Scotch Lass (oz6239)
About this Plan
Scotch Lass. Radio control sport model.
Quote: "Scotch Lass. An easy-to-mild, run-of-the-mill shoulder wing - until you go to fly it! Three vertical snap rolls from level flight with a .15.
With regard to the design philosophy, the basic reasoning behind this little shoulder wing model was three-fold: First, it was to be a model that could be flown in closely confined areas such as school grounds, parking lots, etc. Second, it had to be easy to fly so that it could be used to introduce my young son to RC (and in so doing, to prove out the worth of the EK Buddy Box system). Third, it had to be economical, easy, and fast to build.
If you go to an aircraft too small in size it becomes difficult to mount the standard miniaturized equipment in its interior. Additionally, if you get it too small the weight-to-power-to-wing-area factor goes way up, making for a hard-to-fly aircraft. The Scotch Lass is a compromise on these points. It is ssmall enough to fly nicely with an OS Max .10 yet it will take an EK Log III radio mounted on its standard servo/receiver board with room to spare. A Max .15 will yank this little bird about with lots of zip if you just simply have to have lots of power. The shoulder wing set-up was chosen because it allows for a more forgiving aircraft, and is also less prone to get torn up on a hard landing. With this little ship you can buzz around your local school ground, get in and out of tight corners, and generally live it up close to home. Please, don't do this if you are a beginning pilot! Get out in the country, or at your club field, where you can have lots of room to allow for your natural mistakes without endangering others.
Country flying was another reason for selecting the shoulder wing configuration for the Scotch Lass. With a shoulder wing, you can hand launch your aircraft from any type of field. There is no need for a paved runway, or even a smooth grass runway. Of course, your landings might become a bit hairy if the grass is over your head, but it sure saves on props!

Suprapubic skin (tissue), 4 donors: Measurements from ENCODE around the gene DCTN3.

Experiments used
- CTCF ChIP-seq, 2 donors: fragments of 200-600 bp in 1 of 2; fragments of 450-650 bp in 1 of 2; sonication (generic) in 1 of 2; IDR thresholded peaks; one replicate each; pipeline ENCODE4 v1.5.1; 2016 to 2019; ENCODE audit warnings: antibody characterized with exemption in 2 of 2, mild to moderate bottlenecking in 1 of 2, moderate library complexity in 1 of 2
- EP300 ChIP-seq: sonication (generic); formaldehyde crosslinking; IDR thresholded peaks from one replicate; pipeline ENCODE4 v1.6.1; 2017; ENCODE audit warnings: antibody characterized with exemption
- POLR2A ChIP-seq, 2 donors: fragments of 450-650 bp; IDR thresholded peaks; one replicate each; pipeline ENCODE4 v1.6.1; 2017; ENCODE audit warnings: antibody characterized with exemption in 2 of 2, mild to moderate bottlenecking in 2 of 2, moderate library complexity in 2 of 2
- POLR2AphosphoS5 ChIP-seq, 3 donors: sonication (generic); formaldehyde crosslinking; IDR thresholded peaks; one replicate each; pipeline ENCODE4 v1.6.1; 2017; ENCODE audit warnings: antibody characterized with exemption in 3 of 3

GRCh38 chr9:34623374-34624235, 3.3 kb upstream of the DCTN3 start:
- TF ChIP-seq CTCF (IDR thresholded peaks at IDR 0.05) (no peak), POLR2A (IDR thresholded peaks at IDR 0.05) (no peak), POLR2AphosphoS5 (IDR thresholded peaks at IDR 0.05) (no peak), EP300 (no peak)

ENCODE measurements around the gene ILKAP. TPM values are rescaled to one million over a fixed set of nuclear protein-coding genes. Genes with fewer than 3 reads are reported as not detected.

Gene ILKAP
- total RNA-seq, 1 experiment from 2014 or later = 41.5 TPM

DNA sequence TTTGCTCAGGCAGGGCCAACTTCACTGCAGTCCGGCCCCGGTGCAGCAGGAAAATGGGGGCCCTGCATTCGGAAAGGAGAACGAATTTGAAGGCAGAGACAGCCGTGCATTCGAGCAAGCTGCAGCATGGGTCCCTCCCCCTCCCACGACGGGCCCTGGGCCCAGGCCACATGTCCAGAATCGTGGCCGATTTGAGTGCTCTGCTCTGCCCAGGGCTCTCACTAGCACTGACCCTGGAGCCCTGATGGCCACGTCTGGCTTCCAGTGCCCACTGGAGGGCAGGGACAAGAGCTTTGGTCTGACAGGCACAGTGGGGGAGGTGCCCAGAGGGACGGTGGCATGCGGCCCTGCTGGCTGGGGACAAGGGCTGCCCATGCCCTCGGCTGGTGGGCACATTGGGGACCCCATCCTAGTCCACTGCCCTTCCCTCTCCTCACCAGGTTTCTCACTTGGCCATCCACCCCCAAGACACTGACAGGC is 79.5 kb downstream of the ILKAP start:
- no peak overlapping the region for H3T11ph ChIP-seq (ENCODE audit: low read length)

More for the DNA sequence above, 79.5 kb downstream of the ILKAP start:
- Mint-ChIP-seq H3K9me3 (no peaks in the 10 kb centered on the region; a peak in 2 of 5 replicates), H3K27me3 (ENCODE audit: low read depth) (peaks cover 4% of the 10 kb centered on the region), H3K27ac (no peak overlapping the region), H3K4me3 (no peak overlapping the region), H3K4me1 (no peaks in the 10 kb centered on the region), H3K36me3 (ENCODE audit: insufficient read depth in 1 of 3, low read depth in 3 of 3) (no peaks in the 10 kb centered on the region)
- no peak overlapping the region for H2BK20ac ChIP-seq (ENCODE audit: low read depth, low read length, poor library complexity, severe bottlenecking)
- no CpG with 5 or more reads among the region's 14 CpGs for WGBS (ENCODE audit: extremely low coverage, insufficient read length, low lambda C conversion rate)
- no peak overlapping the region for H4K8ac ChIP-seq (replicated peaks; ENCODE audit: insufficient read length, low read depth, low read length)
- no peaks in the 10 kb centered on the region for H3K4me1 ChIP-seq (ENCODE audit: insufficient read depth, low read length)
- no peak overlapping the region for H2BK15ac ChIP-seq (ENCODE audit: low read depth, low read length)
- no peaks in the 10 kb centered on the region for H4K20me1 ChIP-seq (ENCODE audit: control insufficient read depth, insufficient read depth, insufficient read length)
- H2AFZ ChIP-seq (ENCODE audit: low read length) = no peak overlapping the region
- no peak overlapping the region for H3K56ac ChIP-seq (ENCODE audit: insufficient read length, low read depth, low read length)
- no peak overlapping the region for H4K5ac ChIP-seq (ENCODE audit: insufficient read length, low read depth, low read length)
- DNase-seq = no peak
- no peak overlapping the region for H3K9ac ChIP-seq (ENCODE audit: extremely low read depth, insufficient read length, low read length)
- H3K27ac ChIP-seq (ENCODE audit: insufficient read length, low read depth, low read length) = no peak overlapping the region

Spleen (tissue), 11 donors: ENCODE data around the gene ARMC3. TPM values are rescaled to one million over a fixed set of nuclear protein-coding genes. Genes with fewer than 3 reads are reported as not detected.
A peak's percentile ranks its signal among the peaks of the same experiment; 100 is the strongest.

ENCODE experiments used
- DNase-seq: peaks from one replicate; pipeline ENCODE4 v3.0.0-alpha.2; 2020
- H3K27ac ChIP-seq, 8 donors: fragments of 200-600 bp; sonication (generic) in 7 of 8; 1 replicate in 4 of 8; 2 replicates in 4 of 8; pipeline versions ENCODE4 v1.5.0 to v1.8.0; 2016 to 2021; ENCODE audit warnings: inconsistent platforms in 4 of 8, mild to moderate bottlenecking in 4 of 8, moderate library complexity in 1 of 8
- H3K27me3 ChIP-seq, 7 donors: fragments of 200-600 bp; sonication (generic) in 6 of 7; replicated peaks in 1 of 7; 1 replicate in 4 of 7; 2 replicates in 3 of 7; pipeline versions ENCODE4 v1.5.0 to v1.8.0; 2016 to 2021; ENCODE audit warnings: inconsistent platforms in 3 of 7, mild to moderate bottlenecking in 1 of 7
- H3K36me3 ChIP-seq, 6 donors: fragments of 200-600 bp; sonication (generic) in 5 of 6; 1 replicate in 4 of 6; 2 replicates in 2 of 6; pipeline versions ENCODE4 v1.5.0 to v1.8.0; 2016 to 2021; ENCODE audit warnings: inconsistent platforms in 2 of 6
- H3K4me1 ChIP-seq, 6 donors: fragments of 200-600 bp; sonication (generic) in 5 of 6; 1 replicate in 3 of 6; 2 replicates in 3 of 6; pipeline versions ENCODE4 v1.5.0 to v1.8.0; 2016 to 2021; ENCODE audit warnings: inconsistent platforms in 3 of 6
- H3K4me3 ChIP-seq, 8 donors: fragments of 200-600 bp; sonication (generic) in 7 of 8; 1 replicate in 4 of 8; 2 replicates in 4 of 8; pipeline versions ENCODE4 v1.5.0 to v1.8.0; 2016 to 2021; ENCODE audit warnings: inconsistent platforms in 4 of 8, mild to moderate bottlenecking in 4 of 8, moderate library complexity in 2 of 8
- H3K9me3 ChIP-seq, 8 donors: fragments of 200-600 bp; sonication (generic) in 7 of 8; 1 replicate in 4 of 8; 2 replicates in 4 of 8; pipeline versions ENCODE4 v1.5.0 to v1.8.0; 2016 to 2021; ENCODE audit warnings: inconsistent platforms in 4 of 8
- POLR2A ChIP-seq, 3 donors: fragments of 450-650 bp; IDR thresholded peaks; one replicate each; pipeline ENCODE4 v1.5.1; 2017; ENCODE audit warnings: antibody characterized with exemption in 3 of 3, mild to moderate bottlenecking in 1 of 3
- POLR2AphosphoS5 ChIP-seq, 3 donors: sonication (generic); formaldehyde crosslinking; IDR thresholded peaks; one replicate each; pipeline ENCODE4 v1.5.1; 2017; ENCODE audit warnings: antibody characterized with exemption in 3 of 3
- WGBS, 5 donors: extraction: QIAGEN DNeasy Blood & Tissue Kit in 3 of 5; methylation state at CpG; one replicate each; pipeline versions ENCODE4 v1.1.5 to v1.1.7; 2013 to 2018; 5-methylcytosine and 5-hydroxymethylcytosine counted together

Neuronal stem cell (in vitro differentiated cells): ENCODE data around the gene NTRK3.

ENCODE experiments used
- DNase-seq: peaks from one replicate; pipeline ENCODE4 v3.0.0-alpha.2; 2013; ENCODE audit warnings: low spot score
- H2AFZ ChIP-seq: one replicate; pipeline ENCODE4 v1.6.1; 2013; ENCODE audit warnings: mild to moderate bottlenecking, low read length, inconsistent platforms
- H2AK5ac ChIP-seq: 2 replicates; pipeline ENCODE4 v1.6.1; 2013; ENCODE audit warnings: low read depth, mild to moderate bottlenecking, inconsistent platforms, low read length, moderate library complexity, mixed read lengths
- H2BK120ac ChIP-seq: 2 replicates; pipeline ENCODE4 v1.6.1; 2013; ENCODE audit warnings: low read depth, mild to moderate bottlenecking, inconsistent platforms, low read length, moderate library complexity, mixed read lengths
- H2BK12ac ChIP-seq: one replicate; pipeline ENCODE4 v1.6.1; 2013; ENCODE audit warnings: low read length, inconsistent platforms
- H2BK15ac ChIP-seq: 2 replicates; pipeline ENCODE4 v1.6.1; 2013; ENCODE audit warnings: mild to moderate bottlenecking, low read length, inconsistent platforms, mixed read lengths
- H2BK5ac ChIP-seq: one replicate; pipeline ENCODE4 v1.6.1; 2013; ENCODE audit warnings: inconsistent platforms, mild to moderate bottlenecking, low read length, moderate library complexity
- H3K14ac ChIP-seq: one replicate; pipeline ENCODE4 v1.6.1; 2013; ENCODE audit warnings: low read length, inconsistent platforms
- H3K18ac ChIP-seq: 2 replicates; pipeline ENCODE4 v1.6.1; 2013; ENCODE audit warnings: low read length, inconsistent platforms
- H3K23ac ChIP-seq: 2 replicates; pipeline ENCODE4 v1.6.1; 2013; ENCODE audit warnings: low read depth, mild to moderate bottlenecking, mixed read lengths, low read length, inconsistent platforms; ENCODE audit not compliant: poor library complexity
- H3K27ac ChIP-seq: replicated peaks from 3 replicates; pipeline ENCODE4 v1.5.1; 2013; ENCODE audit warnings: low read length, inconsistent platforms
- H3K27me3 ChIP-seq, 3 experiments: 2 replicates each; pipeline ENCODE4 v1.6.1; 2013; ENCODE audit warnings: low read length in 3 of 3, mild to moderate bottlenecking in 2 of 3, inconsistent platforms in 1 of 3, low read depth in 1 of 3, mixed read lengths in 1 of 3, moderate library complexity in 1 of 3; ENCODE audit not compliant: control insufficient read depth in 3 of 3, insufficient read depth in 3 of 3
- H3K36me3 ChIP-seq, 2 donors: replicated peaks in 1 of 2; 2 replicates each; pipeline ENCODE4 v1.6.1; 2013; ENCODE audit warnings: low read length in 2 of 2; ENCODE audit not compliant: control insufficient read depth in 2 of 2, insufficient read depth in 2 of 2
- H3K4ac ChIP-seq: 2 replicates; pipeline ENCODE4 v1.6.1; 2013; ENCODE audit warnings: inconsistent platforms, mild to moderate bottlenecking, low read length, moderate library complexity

lf you are a beginning pilot, or you are using the Scotch Lass to teach someone else to fly, shim the leading edge of the wing for one degree positive incidence and set the control movements on all surfaces to about 1/8 in full-up and down elevator; 3/16 in up and down on ailerons; and 1/2 to 3/4 in right and left on rudder. This way you can gently fly about the sky without over-controlling. Be sure to use the smaller size engine. If you choose to eliminate the ailerons and fly with rudder, then the amount of movement given will be enough for this mode of flying.
lf you can't build the Scotch Lass in just a couple of evenings for a total outlay of less than $10.00, cash-type money, then perhaps you'd better take up tiddley winks because you're in the wrong field! The fuselage goes together in nothing flat, and you can build the wing almost as fast. If you favor foam wings, as I do, then you can chop out a wing, skin it with dime store cardboard, glue together with Devcoo 5-Minute Epoxy, and be ready to paint in just a couple of hours..."
Here is Chuck Cunningham's Scotch Lass from RCM magazine issue 05-70.
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User commentsHi Steve, Herewith some pix [see more pics 003, 004] of my newly completed Scotch Lass (surely that should be Scottish Lass??) Two comments: Chuck used a foam wing on the original but the plan shows a built up wing, it needs a bit more beefing up. And built as per the plan it was quite nose heavy with the Fuji .15 up front. Probably because I used lighter servos that the original. Cheers
Marc - 23/02/2015
Hi Steve, I flew my Scotch Lass this past weekend. In his comments, Chuck Cunningham said that this little beast would do 3 vertical snap rolls, well he wasn’t far wrong! I fly at just over 5000’ ASL and with my 1973 Fuji .15 I pulled the Lass into a vertical climb and managed 2 snap rolls and managed to do just about anything else in the book. She sure keeps my adrenalin flowing. Try it. You’ll like it. Cheers
Marc - 10/04/2015
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